5. Volunteering

Volunteering is an excellent way to develop kindness in children by exposing them to the needs of their community. Moreover, it teaches valuable life skills, such as generosity and leadership. Elementary school-aged children are usually eager to get involved in volunteering.

The first step is to research local volunteer opportunities suitable for families with children. Gather the needed supplies and make sure to arrange transportation to and from the volunteer site.

6. Buddy homework Help

In this kindness activity, students are encouraged to help their peers with their homework. Offering assistance and support to classmates who may be struggling allows them to develop compassion towards others. Children ages 6 to 14 can try this activity as they are developing social skills at this age.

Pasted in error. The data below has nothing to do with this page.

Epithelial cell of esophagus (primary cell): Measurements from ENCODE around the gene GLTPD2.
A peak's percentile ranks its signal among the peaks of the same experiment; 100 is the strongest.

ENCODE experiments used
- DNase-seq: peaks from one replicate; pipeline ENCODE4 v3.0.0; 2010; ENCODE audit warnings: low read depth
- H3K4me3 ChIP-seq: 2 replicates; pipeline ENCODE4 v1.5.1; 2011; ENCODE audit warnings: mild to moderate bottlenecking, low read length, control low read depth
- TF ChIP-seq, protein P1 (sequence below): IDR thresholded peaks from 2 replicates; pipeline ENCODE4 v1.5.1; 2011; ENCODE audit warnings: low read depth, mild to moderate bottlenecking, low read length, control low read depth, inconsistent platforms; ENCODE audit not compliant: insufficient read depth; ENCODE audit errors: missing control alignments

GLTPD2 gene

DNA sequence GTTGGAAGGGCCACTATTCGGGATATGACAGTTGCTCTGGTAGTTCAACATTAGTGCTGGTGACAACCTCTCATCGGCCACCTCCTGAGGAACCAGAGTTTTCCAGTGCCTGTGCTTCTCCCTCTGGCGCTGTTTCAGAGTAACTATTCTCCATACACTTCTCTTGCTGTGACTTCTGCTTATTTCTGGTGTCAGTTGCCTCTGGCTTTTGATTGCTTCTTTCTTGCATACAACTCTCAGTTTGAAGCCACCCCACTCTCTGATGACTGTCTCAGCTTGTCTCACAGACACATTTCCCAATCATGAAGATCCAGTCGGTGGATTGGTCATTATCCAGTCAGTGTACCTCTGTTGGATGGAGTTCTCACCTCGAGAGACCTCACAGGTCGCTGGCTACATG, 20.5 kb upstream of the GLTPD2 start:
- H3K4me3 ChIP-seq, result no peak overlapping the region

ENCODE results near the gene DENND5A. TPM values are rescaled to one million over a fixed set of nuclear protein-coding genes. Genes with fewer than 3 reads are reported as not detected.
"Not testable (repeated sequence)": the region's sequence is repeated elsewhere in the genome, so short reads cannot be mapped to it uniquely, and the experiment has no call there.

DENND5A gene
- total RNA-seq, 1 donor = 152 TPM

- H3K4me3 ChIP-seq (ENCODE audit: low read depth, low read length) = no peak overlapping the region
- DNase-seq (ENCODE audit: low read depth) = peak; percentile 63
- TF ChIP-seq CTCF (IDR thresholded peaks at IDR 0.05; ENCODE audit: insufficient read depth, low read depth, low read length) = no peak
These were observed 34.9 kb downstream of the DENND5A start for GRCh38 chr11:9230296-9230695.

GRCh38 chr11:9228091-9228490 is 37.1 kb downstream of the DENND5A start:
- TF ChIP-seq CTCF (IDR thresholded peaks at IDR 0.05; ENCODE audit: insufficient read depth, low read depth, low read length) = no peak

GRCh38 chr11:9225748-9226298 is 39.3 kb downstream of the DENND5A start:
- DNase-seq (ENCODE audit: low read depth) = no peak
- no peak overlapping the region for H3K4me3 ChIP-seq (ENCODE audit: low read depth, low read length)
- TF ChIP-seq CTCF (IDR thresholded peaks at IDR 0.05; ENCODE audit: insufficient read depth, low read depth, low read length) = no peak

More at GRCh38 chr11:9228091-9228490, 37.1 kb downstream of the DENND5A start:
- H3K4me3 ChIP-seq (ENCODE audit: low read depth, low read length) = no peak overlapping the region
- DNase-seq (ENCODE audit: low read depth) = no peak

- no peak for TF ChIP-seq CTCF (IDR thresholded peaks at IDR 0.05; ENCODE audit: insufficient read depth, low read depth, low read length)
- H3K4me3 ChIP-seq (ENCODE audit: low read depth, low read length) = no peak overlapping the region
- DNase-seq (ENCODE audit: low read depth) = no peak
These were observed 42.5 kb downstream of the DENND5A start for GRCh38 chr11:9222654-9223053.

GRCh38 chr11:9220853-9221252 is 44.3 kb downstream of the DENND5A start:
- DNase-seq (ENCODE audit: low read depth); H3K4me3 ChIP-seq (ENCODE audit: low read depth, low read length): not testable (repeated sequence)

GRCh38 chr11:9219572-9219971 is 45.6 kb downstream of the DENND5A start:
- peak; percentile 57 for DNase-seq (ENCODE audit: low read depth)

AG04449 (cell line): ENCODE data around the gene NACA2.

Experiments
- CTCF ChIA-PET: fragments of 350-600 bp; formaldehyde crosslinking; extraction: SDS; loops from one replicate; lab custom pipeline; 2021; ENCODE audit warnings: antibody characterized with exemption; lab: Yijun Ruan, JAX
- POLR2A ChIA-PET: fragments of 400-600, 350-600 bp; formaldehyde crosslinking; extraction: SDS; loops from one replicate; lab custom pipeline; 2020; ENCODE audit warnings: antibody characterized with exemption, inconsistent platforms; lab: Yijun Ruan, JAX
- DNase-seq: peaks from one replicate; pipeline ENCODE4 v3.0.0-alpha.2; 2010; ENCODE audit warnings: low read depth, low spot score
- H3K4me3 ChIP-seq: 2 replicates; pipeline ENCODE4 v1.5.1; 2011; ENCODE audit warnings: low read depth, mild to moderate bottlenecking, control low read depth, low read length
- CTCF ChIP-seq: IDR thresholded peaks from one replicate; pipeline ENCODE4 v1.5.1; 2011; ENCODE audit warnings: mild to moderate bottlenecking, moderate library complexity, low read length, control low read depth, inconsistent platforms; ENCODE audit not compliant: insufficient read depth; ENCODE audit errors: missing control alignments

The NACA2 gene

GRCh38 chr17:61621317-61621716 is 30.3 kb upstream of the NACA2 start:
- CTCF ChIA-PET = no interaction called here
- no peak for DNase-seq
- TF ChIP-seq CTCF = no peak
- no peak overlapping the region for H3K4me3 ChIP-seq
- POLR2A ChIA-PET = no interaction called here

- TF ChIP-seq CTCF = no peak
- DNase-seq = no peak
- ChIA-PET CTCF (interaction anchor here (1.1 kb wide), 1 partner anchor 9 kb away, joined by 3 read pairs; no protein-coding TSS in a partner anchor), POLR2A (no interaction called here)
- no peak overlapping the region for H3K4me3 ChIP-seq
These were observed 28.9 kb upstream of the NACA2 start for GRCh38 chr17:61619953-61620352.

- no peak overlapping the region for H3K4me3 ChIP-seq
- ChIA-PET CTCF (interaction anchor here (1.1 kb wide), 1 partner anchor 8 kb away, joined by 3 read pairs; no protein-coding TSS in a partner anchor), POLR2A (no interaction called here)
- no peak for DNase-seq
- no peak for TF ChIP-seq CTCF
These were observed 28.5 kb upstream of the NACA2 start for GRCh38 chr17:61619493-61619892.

Teachers should explain to students that they will have the opportunity to help their classmates. It’s best to pair students together based on their strengths and areas of need.

While introducing the activity, we recommend discussing the importance of patience when assisting others.

7. Kindness song

Creating and singing a kindness song is a wonderful activity that lets children think about the feelings and experiences of others. They can tackle different themes, such as friendship, sharing, being welcoming to everyone, and making a difference.

This activity is ideal for elementary school-aged children, but those who are younger may still participate in simple ways. For example, they can add a few words or phrases.